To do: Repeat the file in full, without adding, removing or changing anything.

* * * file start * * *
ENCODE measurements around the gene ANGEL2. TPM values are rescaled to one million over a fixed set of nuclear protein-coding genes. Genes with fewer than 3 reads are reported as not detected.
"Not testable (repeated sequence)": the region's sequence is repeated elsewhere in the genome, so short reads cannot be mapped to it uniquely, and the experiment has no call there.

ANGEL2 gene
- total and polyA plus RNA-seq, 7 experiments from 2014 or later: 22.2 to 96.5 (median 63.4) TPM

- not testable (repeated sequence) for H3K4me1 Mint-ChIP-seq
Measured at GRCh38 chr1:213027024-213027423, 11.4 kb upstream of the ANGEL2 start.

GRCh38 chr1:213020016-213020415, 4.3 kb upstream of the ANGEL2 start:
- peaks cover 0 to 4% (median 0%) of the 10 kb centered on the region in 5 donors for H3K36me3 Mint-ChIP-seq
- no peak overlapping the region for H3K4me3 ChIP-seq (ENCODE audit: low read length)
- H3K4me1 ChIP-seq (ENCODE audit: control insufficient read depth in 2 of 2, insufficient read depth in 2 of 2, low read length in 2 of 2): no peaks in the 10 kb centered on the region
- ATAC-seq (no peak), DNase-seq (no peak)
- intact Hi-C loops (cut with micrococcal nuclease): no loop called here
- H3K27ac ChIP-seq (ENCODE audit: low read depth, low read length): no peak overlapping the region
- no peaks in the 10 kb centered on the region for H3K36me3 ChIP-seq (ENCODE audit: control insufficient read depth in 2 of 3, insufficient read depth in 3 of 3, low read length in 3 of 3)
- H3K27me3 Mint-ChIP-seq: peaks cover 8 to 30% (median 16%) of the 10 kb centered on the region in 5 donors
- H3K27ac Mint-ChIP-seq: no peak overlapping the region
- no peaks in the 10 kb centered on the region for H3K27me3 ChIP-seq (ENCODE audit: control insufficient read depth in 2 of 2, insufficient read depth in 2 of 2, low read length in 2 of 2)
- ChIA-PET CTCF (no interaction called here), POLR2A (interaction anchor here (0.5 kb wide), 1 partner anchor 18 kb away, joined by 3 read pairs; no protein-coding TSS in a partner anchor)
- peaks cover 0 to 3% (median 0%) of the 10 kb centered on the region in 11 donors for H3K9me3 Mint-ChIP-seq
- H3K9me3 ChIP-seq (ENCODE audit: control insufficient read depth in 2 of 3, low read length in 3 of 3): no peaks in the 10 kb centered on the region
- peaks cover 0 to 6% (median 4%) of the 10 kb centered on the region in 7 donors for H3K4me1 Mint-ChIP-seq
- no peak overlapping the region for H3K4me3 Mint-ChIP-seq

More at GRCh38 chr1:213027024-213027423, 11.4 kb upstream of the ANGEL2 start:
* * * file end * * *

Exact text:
ENCODE measurements around the gene ANGEL2. TPM values are rescaled to one million over a fixed set of nuclear protein-coding genes. Genes with fewer than 3 reads are reported as not detected.
"Not testable (repeated sequence)": the region's sequence is repeated elsewhere in the genome, so short reads cannot be mapped to it uniquely, and the experiment has no call there.

ANGEL2 gene
- total and polyA plus RNA-seq, 7 experiments from 2014 or later: 22.2 to 96.5 (median 63.4) TPM

- not testable (repeated sequence) for H3K4me1 Mint-ChIP-seq
Measured at GRCh38 chr1:213027024-213027423, 11.4 kb upstream of the ANGEL2 start.

GRCh38 chr1:213020016-213020415, 4.3 kb upstream of the ANGEL2 start:
- peaks cover 0 to 4% (median 0%) of the 10 kb centered on the region in 5 donors for H3K36me3 Mint-ChIP-seq
- no peak overlapping the region for H3K4me3 ChIP-seq (ENCODE audit: low read length)
- H3K4me1 ChIP-seq (ENCODE audit: control insufficient read depth in 2 of 2, insufficient read depth in 2 of 2, low read length in 2 of 2): no peaks in the 10 kb centered on the region
- ATAC-seq (no peak), DNase-seq (no peak)
- intact Hi-C loops (cut with micrococcal nuclease): no loop called here
- H3K27ac ChIP-seq (ENCODE audit: low read depth, low read length): no peak overlapping the region
- no peaks in the 10 kb centered on the region for H3K36me3 ChIP-seq (ENCODE audit: control insufficient read depth in 2 of 3, insufficient read depth in 3 of 3, low read length in 3 of 3)
- H3K27me3 Mint-ChIP-seq: peaks cover 8 to 30% (median 16%) of the 10 kb centered on the region in 5 donors
- H3K27ac Mint-ChIP-seq: no peak overlapping the region
- no peaks in the 10 kb centered on the region for H3K27me3 ChIP-seq (ENCODE audit: control insufficient read depth in 2 of 2, insufficient read depth in 2 of 2, low read length in 2 of 2)
- ChIA-PET CTCF (no interaction called here), POLR2A (interaction anchor here (0.5 kb wide), 1 partner anchor 18 kb away, joined by 3 read pairs; no protein-coding TSS in a partner anchor)
- peaks cover 0 to 3% (median 0%) of the 10 kb centered on the region in 11 donors for H3K9me3 Mint-ChIP-seq
- H3K9me3 ChIP-seq (ENCODE audit: control insufficient read depth in 2 of 3, low read length in 3 of 3): no peaks in the 10 kb centered on the region
- peaks cover 0 to 6% (median 4%) of the 10 kb centered on the region in 7 donors for H3K4me1 Mint-ChIP-seq
- no peak overlapping the region for H3K4me3 Mint-ChIP-seq

More at GRCh38 chr1:213027024-213027423, 11.4 kb upstream of the ANGEL2 start: